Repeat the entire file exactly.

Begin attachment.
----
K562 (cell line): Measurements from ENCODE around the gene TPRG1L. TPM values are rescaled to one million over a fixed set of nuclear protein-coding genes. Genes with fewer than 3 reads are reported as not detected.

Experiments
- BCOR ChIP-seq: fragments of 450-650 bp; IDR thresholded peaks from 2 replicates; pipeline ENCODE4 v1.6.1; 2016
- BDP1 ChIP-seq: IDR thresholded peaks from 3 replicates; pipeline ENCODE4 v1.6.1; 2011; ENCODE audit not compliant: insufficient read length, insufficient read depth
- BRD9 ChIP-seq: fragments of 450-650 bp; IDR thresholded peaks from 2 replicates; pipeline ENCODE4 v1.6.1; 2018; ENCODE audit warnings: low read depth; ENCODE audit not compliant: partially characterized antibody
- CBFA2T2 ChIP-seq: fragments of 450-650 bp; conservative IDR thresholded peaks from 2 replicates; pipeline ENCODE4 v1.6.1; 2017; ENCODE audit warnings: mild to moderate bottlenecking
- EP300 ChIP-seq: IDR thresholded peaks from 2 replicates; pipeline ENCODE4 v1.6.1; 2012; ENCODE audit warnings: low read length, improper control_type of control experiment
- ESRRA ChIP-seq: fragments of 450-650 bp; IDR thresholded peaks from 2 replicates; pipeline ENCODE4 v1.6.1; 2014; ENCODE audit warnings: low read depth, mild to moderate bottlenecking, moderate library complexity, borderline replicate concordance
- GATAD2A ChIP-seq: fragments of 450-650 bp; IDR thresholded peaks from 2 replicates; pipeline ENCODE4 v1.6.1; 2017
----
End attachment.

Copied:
K562 (cell line): Measurements from ENCODE around the gene TPRG1L. TPM values are rescaled to one million over a fixed set of nuclear protein-coding genes. Genes with fewer than 3 reads are reported as not detected.

Experiments
- BCOR ChIP-seq: fragments of 450-650 bp; IDR thresholded peaks from 2 replicates; pipeline ENCODE4 v1.6.1; 2016
- BDP1 ChIP-seq: IDR thresholded peaks from 3 replicates; pipeline ENCODE4 v1.6.1; 2011; ENCODE audit not compliant: insufficient read length, insufficient read depth
- BRD9 ChIP-seq: fragments of 450-650 bp; IDR thresholded peaks from 2 replicates; pipeline ENCODE4 v1.6.1; 2018; ENCODE audit warnings: low read depth; ENCODE audit not compliant: partially characterized antibody
- CBFA2T2 ChIP-seq: fragments of 450-650 bp; conservative IDR thresholded peaks from 2 replicates; pipeline ENCODE4 v1.6.1; 2017; ENCODE audit warnings: mild to moderate bottlenecking
- EP300 ChIP-seq: IDR thresholded peaks from 2 replicates; pipeline ENCODE4 v1.6.1; 2012; ENCODE audit warnings: low read length, improper control_type of control experiment
- ESRRA ChIP-seq: fragments of 450-650 bp; IDR thresholded peaks from 2 replicates; pipeline ENCODE4 v1.6.1; 2014; ENCODE audit warnings: low read depth, mild to moderate bottlenecking, moderate library complexity, borderline replicate concordance
- GATAD2A ChIP-seq: fragments of 450-650 bp; IDR thresholded peaks from 2 replicates; pipeline ENCODE4 v1.6.1; 2017